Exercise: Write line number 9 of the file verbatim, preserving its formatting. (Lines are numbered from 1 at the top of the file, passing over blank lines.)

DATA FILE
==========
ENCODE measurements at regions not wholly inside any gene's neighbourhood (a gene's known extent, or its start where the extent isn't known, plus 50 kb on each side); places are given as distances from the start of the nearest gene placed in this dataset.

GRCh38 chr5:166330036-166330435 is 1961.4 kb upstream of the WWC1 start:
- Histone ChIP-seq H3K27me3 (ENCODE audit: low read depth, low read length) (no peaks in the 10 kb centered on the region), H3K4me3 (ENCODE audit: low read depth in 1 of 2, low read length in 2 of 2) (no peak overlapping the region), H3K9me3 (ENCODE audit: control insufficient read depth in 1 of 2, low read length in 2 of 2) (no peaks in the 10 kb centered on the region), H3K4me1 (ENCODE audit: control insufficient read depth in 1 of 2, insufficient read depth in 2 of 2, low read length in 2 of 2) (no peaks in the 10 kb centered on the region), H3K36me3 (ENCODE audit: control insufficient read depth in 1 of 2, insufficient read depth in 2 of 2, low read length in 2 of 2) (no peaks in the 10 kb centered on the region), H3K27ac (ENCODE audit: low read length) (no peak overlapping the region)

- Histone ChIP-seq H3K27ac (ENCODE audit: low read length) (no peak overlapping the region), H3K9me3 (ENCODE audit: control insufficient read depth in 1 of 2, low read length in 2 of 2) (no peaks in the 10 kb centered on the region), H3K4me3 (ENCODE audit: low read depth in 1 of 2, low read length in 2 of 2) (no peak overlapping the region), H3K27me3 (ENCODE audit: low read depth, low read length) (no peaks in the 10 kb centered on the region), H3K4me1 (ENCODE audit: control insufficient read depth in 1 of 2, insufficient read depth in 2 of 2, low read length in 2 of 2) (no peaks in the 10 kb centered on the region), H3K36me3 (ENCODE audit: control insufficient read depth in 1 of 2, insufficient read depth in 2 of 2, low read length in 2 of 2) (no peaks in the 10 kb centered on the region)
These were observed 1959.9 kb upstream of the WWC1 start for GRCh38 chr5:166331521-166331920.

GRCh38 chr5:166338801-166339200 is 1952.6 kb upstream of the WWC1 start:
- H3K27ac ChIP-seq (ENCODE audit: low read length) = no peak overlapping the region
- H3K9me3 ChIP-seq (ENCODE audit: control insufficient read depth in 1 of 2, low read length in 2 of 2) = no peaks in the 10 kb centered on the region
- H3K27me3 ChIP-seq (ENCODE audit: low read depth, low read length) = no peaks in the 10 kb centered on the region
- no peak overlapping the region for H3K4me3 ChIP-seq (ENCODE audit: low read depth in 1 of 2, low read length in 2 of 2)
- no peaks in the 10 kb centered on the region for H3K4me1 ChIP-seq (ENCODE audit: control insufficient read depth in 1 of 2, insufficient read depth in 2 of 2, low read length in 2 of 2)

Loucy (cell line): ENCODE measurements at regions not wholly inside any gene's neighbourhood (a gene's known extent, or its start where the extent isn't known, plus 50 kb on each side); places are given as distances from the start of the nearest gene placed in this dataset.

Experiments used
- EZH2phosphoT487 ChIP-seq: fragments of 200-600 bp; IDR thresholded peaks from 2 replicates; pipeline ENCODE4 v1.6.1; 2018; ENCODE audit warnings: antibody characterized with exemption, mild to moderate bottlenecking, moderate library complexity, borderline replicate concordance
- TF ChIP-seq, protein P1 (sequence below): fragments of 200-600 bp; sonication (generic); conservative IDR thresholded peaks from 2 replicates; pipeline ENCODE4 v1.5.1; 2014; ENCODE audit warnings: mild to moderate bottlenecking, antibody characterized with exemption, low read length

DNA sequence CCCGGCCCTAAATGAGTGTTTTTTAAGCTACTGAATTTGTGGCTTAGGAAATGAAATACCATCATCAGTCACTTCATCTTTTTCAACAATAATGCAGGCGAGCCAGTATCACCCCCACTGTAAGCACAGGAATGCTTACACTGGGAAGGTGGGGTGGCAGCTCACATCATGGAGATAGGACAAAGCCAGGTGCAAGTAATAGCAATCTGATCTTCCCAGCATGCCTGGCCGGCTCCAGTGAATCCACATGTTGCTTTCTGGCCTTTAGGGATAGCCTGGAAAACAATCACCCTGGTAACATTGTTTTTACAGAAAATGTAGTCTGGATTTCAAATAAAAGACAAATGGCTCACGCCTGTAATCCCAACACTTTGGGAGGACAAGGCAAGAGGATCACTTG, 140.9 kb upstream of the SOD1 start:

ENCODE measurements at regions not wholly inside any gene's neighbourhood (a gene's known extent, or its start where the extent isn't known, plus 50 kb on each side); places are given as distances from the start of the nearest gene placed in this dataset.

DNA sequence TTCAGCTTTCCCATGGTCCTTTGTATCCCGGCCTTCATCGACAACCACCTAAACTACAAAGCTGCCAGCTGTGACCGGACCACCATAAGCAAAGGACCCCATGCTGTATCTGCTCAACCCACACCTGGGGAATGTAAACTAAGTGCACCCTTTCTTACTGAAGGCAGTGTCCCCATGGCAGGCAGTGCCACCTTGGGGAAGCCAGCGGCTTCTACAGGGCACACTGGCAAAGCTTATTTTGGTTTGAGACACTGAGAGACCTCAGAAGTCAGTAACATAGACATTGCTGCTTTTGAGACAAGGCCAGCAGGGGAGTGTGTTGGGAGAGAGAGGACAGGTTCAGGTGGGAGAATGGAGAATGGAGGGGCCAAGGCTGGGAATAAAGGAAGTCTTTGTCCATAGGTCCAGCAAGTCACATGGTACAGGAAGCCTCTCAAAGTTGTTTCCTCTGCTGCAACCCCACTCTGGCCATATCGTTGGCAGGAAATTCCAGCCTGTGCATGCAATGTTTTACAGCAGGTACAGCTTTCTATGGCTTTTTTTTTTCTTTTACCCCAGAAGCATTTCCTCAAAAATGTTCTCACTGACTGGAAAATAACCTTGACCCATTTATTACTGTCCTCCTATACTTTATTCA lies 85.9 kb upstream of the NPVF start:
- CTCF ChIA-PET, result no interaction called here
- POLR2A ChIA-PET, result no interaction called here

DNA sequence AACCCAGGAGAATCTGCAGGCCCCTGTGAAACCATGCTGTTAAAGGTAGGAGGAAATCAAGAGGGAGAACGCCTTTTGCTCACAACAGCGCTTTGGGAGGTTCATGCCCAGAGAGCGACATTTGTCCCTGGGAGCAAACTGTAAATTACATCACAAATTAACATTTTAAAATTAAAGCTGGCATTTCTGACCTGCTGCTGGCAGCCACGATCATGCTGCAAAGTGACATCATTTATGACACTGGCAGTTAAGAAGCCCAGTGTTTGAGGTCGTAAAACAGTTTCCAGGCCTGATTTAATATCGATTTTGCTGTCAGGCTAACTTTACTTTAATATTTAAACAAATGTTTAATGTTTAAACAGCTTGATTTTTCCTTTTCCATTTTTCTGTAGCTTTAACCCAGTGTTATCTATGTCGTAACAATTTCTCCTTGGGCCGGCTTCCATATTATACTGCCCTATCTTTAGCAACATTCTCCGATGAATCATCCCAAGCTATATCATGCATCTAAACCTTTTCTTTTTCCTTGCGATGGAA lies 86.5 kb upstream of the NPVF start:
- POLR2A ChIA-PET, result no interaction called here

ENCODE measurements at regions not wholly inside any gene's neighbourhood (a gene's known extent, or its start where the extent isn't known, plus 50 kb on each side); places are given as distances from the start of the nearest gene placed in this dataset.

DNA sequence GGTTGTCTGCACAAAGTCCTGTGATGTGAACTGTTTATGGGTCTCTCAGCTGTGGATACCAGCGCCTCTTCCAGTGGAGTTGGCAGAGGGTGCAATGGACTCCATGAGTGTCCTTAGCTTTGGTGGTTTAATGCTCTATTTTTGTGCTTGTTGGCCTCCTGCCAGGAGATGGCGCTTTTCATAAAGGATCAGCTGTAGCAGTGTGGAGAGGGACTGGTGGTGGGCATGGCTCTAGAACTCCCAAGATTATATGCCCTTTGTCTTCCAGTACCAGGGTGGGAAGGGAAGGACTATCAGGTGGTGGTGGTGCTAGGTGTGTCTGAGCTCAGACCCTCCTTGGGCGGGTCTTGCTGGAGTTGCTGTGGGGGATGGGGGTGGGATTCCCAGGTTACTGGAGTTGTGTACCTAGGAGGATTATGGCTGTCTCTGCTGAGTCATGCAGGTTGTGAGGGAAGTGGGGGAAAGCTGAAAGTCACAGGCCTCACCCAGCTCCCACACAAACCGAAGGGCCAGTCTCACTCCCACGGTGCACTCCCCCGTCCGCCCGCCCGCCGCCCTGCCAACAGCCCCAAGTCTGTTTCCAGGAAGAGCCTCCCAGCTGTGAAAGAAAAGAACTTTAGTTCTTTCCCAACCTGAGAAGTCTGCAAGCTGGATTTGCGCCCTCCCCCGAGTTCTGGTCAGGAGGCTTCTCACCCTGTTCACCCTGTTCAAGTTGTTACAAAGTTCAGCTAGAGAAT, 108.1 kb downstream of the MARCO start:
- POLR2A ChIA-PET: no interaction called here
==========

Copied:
- H3K27me3 ChIP-seq (ENCODE audit: low read depth, low read length) = no peaks in the 10 kb centered on the region